Posts

Surviving contact with the ground

My 12-year-old son plays football in a 9-a-side team. In winter, they train on an astroturf pitch that is dry but hard. This group has been injury free so far, with no ACL or hamstring injuries over the last two seasons. That was until two new recruits joined the squad last month. They managed to fall on the hard turf and injured their wrists within the first week: both required hospital visits, one wrist was fractured, the other sprained. It is no coincidence that the newest players were injured. As with other types of injuries, we cannot eliminate falling injuries, but we can help athletes prepare for them.

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The speed grid and training speed in a large group setting

Coach Kelvin Giles once said “If your coach:athlete ratio is 1:25 then you are managing a crowd, not coaching.” It’s not ideal, but it’s reality for many coaches. As I’ve worked more with field sports I’m often tasked with working with up to 50 athletes at one time. In such a setting, you have to make concessions as you transition from theory to practice. But with the right adjustments it can still look like coaching rather than crowd management.

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Improving speed across football codes

Sprinting is an important action in many sports. In soccer, for example, research has demonstrated that, whilst the total distance covered by a player in an English Premier League match has stayed reasonably consistent over time, the number of high intensity efforts has increased by 50%, with the total distance of high intensity running having increased by 30%. Studies from other sports classed as “football” (AFL, Rugby League and Union, American Football, Gaelic Football, etc.) demonstrate similar trends. As such, we can be confident that possessing high levels of sprint speed, and the ability to maintain this speed under fatigue, is an important aspect of success in these sports. The question for coaches, however, is how do we improve speed in our players?

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HMMR Podcast Episode 259: Speed in context (with Jonas Dodoo)

Sprinting on the track and sprinting on the field use the same blueprint. The key differences lie in how that blueprint is applied to a different context. On this week’s podcast speed coach Jonas Dodoo draws upon his experience helping elite players in nearly every sport get faster to explain the impact of the blueprint and the context on how you train speed.

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Increasing team speed through progression, recovery, and collaboration

Fast players stand out in football matches. They stand out in almost every sport. The ability to outpace your opponent, with or without the ball, and to make a line break into space and receive the ball is a game winning ability. And the higher the level of competition, the faster the pace of the game, both physically and mentally. It is important then to make sure that players are prepared to run fast when needed. Whilst it is unreasonable to expect every player to be the fastest, I have an expectation that every player can be their fastest when coached well.

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GAINcast Episode 213: The all-rounder (with Ellyse Perry)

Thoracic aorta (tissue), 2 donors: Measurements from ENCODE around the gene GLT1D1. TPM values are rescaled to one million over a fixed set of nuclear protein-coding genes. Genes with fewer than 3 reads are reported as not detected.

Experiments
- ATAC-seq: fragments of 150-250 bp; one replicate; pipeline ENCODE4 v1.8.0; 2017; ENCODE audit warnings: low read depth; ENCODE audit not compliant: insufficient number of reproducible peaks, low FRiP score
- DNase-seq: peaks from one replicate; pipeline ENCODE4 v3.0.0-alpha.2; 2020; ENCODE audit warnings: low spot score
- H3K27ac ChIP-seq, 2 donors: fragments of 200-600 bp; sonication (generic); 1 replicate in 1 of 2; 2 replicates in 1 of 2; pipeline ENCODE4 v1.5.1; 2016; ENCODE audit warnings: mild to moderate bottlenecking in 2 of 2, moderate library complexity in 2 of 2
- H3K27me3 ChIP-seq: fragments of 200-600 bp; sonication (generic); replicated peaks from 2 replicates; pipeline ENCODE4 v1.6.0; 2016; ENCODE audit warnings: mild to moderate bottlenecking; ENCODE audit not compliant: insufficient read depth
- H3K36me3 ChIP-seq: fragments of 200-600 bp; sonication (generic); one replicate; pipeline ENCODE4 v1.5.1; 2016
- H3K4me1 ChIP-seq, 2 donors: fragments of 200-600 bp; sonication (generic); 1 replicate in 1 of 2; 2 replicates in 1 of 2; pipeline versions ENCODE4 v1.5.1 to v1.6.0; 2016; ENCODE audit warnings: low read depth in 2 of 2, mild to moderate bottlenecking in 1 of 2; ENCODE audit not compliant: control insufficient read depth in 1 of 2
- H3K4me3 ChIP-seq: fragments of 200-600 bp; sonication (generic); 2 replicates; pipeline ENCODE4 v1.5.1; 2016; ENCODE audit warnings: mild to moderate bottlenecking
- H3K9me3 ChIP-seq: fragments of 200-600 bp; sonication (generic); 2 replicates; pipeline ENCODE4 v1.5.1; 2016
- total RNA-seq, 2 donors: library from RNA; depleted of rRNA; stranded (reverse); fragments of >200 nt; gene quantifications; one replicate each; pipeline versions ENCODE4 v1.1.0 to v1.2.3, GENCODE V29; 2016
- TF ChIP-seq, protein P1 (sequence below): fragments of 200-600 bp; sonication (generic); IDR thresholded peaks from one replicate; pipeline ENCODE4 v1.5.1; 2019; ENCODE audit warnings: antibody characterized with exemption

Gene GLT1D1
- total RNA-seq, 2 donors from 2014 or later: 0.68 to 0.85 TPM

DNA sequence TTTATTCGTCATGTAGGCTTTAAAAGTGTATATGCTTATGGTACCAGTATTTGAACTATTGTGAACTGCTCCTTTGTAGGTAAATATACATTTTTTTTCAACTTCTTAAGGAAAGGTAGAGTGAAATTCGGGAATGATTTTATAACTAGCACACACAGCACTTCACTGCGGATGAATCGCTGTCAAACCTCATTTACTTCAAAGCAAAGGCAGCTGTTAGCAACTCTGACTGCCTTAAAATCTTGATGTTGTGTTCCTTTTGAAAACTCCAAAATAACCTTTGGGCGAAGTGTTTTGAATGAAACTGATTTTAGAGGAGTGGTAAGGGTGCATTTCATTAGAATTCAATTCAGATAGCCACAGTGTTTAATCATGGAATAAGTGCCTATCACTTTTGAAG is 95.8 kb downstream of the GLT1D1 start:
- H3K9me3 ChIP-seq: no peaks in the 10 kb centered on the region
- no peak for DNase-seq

Americans might not recognize the name Ellyse Perry, but she is perhaps the most successful and versatile athlete in the world currently. She has made the World Cup in two different sports, and was recently named the top women’s cricketer in the world of the past decade. She shares an athlete’s perspective to this week’s podcast, discussion her own career path, approach to athletic development, and more.

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GAINcast Episode 196: Performance teams (with Dave Reddin)

Dave Reddin has helped assemble performance teams and structures at England Rugby, the Football Association, and British Olympic Association. Together, they achieved historic results. On this week’s GAINcast he joins us to discuss how coaches can best work together to support a team, as well as thoughts on how sports science and monitoring can best fit into the performance equation. Read more

Training for the demands of curved sprinting

While great attention has been placed on how to train linear sprinting, in team sports running in a straight line is only a small part of the game. As players have to evade the opposition, sprinting is more often curvilinear and very rarely linear. Does this mean as coaches we should spend less time sprinting linearly and more time sprinting in a “sport-specific” curvilinear manner? Read more

MLS – 25 Years On

On March 1, 1996 I started as conditioning coach for the Tampa Bay Mutiny of the Major League Soccer. It was an exciting opportunity and challenge. I had just resigned my position as Director of Conditioning for the Chicago White Sox in Major League baseball. I had that position for nine years, during that time we had implemented an innovative program that teams are still trying to copy today. Soccer was a new challenge, a new team in a new league. Read more

Sports Science Monthly – July 2019

Every month we take a deep dive into the latest research in sports science. The amount of research in sports science has exploded, and for coaches in the trenches it can be hard to keep up on it all. That is one of the reasons we have put together the Sports Science Monthly, and we start off the July edition by looking at where coaches get their sports science information. After that we look into new research on small-sided games, re-examine training load monitoring, as well as looking into other topics. Read more